Letters went into mailboxes for the area where Calico had her kittens. Posters have gone up. Sadly, if there were any surviving kittens, I do not know what they look like, but people around here are good, and they will bring any kittens to me if they see them on the streets – if they can catch them or let me know where they saw them. For now, Calico is safe. No more life on the streets – it is a new beginning for her and us! She is sleeping in a basket on top of a quilt made in the early 1800s by my great-great-great grandmother. I spent much time scratching her face and rubbing her. Not a burr in sight. Slee well, Calico!
At least a third of all North American White American Pelicans arrive in Manitoba in spring and depart late summer or early fall. They are truly a wonderful sight. Many grab a picnic lunch and sit on the shore of the Red River, watching them at a place called Lockport – there is a dam, and they catch the fish when they come over. There were a few Cormorants today.
On Thursday, I wrote to Michael St John in Barbados to see if there had been any further sightings of Blue KW0. Ah, he wrote back and sadly had not see the British osprey blown off course last year since March. Oh, but wait…Saturday afternoon I received a note – did I bring Michael some luck (he thinks so) – twice since our correspondence, he saw and photographed this famous osprey. Oh, fantastic! I look forward to seeing Blue KW0 in person later this year and meeting Michael and everyone working so hard for wildlife on the island. Thanks for allowing me to share the photographs, Michael.
Speaking of famous Ospreys, Zoe is infamous for some reasons many do not like to discuss but, many of you might not know who she is. Fran Solly wrote Zoe’s Story back in August. I will post it here in case you do not know what could be the sad ending to the only surviving osplet from Port Lincoln in 2022.
Prior to her departure, Zoe was often characterised as a ‘fish eating machine’. Her two siblings perished due to siblicide in the nest…it was quite sad and there were times I found myself upset with Zoe especially when it was clear that Mum was so hungry. Middle was an especially sweet osprey, but food deliveries were down for a period, and many believed that Dad might have been having health problems.
Zoe’s sibling Ervie (2021) used to fish with Dad at Delamere. I wonder when they were last seen fishing together? Does anyone know?
Mum with her new mate. Remember, for identification, it is the markings on the head that never change from year to year. Take photographs and compare them from all angles. It is unclear whether or not the couple will successfully produce eggs in their first year together. Many do not. We wait. There is no urgency. The ospreys do not migrate, but the breeding season coincides with better weather and fish.
These special times of seeing Mini on the Patchogue nest could be drawing to a close. She arrived on the platform Saturday morning at 0855 with a chunk of fish. She worked down the last of it at 0901 and flew off. She has developed a good strategy for holding on to small pieces by using her beak. And we can get a good look at her leg. Yes, it is still a bit wonky.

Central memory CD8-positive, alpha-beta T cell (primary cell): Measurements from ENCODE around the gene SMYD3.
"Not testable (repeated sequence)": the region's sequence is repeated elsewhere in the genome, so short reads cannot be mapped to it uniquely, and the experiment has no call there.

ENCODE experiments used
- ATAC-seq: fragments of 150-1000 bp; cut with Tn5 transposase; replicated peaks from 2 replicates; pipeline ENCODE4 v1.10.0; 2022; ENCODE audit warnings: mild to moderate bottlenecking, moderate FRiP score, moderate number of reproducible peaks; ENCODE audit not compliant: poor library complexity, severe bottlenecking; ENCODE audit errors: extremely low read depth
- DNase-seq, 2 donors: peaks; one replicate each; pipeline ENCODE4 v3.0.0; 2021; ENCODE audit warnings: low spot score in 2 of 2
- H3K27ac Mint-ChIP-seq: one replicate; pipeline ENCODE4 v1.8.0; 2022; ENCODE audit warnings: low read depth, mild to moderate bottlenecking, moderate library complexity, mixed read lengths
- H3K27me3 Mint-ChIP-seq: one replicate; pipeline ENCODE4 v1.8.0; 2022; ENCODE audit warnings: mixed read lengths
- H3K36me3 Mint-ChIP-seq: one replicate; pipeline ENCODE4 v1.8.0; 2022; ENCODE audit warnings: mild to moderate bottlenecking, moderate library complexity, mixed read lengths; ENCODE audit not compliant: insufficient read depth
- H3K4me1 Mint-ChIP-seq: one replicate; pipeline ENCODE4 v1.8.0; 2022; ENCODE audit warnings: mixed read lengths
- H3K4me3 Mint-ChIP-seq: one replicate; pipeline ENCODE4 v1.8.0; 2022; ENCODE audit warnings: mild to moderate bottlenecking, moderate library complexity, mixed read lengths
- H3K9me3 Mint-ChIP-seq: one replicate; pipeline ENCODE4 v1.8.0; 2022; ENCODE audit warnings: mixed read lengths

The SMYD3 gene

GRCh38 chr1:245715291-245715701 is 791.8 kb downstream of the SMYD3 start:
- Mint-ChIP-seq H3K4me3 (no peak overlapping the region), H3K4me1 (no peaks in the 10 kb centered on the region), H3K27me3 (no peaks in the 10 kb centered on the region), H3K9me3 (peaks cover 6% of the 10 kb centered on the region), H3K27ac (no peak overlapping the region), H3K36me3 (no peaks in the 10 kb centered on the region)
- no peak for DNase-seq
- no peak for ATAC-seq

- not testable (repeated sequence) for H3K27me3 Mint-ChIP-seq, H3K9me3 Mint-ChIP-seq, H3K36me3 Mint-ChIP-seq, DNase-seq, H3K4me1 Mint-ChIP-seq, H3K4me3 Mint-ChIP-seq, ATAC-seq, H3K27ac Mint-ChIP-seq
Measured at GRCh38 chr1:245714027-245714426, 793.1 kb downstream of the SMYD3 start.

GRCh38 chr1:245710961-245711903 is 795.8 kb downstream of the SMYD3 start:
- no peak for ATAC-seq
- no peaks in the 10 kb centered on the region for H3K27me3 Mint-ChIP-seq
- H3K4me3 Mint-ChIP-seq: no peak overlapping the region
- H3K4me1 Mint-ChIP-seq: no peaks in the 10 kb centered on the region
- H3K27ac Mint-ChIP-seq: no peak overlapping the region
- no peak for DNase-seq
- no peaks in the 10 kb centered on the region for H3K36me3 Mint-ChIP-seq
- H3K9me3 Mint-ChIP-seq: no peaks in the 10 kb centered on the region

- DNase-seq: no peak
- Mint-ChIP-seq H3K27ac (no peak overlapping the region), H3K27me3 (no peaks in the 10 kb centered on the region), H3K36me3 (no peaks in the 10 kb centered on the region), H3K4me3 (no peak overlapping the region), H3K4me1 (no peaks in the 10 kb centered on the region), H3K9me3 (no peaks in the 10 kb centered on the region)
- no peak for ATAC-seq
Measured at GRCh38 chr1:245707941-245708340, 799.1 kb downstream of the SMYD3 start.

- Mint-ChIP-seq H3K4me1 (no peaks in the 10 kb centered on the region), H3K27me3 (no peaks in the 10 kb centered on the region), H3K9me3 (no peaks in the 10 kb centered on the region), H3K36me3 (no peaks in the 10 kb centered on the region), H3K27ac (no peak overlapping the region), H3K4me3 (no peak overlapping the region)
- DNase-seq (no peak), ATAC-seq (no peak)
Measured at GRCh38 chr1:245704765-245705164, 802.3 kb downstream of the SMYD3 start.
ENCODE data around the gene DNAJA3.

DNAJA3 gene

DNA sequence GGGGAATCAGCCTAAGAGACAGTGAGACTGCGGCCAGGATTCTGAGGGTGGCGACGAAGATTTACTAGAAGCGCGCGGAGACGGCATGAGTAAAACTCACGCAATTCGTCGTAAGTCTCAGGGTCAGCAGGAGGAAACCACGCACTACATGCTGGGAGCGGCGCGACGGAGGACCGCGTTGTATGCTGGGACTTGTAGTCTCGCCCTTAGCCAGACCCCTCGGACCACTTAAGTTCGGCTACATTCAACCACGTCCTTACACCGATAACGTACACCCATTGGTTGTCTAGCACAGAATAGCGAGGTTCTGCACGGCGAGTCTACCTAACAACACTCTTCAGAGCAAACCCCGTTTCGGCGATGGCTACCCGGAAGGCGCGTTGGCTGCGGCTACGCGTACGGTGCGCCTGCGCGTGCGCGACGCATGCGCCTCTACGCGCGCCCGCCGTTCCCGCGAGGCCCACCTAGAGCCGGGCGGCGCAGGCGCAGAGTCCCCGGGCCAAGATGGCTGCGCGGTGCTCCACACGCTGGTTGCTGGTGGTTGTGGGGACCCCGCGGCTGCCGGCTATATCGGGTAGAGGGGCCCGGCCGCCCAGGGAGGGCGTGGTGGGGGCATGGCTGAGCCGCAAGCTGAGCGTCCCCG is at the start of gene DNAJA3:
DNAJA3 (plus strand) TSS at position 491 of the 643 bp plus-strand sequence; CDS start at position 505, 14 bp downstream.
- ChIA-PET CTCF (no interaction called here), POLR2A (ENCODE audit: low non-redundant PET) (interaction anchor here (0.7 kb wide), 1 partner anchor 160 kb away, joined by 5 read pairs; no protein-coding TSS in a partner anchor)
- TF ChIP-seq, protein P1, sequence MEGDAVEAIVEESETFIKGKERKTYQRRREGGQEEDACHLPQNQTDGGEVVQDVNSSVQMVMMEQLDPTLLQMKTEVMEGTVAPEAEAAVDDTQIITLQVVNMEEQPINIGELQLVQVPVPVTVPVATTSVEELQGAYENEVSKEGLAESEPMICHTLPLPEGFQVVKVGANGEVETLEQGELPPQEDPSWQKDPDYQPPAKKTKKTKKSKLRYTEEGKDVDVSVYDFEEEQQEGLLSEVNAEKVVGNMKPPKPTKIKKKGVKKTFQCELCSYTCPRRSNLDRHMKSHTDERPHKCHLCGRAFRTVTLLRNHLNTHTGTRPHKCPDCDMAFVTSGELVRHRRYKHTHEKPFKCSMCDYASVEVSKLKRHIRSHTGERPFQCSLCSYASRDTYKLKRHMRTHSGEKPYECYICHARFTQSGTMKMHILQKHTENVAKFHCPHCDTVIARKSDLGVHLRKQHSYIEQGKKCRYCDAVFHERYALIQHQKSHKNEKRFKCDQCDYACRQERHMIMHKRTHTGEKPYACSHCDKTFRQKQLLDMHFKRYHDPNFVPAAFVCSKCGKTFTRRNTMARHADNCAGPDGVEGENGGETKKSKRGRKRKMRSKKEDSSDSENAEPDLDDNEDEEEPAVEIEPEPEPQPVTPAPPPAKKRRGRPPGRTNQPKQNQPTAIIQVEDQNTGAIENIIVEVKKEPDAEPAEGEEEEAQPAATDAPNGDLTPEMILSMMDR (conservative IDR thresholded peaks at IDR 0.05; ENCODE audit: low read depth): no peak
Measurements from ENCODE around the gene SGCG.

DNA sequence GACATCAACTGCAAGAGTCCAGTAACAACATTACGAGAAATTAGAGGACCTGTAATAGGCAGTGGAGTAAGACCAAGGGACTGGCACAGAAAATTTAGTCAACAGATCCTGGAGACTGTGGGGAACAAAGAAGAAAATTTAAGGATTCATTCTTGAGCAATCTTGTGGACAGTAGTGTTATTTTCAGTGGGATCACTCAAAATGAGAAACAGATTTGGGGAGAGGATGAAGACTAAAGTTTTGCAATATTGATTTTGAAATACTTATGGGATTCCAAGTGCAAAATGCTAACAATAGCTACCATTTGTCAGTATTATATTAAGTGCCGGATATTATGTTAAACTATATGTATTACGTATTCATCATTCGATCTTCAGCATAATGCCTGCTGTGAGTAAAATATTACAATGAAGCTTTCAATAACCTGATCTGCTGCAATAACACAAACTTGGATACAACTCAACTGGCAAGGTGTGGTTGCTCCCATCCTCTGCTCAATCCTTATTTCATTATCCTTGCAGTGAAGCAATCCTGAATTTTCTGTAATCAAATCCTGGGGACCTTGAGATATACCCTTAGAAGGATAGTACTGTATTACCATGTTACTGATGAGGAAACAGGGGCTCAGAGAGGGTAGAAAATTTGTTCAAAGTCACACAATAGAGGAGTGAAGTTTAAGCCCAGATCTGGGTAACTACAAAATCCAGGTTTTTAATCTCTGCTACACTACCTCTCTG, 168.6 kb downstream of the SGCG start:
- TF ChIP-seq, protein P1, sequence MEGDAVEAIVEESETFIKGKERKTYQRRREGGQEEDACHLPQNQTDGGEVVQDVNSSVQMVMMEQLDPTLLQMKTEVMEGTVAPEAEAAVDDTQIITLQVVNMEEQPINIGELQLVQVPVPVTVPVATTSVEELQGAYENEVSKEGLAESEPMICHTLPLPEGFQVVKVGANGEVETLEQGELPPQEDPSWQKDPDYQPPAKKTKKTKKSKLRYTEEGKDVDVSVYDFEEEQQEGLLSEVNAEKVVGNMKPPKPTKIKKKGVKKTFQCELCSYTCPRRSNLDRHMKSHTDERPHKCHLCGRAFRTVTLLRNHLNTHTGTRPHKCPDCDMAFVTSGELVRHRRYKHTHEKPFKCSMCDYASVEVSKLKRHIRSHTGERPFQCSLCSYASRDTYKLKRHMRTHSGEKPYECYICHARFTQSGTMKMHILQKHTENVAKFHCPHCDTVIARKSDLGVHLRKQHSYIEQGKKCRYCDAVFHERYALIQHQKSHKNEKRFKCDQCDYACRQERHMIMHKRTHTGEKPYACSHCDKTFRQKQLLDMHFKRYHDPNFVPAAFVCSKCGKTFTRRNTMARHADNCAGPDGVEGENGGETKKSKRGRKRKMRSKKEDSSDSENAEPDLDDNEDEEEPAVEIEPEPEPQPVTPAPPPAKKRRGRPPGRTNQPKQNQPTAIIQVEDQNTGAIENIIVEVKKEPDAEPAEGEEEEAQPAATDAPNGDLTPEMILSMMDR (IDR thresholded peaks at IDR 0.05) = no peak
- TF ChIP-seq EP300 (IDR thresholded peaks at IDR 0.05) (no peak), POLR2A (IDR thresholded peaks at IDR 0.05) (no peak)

Mini makes funny faces. I want to remember her like this – spunky and full of life. She did not let anything get her down and she delighted in the most curious of things – a sandal and a piece of cardboard.
Good night, Mini!
At Glaslyn, 0H2 had four fish deliveries…0H1 was nowhere to be seen. Thanks, Aran! The birds are moving south. Everyone feels a change of seasons.
Fish continue to arrive at the nest of Idris and Telyn at Dyfi in Wales.
Saturday morning, Maya was still enjoying being with Blue 33 for another day at least. These two are such a very special couple.
People often ask if the females deliver fish to the fledglings..yes, and often before they fledge! CJ7 has been busy delivering fish to 5H5 at Poole Harbour on Saturday.
There was also a goshawk that landed on the nest and Blue 022 drove it away. This is so scary. The couple lost a chick last year to a goshawk and we do not want anyone to get injured or worse now. It is migration time – even in Poole Harbour where thousands of birds on their way to Africa stop over to rest and feed before crossing the water to France.
‘H’ brings us up to date on what has been happening at Fortis Exshaw. “The intruder osprey pair that completed a nest takeover a few days ago was on and off the nest throughout the day. Louise was last seen at the nest or perch three times on 8/24, and possibly once on the 25th. On 8/26, Louise may have landed on the T-perch once and the tall pole once, but it was impossible to say. There were quite a few times when we heard Banff either in the distance or closer to the nest, but for the most part, she stayed away from the nest. Perhaps Banff had heeded our warnings! At 0857 we heard Banff approaching, and the female intruder jumped up to intercept her. We did not get a good look at Banff, but we knew it was her. There were also other times when we knew the intruders flew off the nest to chase Banff, because we had heard her. A couple of times when the intruder pair was on the nest, they alerted when an osprey flew close. It could have been Louise, or another osprey, but Banff tends to announce her arrivals, lol. Listening to Banff’s vocals at 1409 and also at 1757 was particularly notable, and enjoyable. We could hear her chatter starting in the distance and progressively getting closer to the nest. We did not see her (thankfully she did not land on the nest). But what was utterly delightful was the ‘cheerfulness’ heard in her voice! Banff actually sounded ‘happy’. She was having fun. You go girl! I was grinning from ear to ear. Banff was adjusting to her new life, out and about in the world without needing the nest-of-her-youth as her anchor. Banff is technically still youthful, but after facing and surviving the many trials and challenges she has had to endure since she fledged, she is no doubt, wise and skilled way beyond her days. So, to summarize, it was a relatively uneventful day . . oops, uh . . wait just a minute . . At 2049 Banff was heard calling, and she landed on the nest! She may have been chased, and she immediately assumed a slightly submissive posture. In less than twenty seconds, Banff was dive bombed and hit twice. She then quickly flew off the nest. It seems that the intruders constantly have the nest in their crosshairs and they are on Banff like ‘white on rice’. Banff is still learning to accept that she is a defenseless ‘sitting duck’ on the nest, and she is not safe there. Good night, Dear Banff, stay safe. Good night, Dear Louise, and thanks for continuing to take such good care of your girl (our girl).”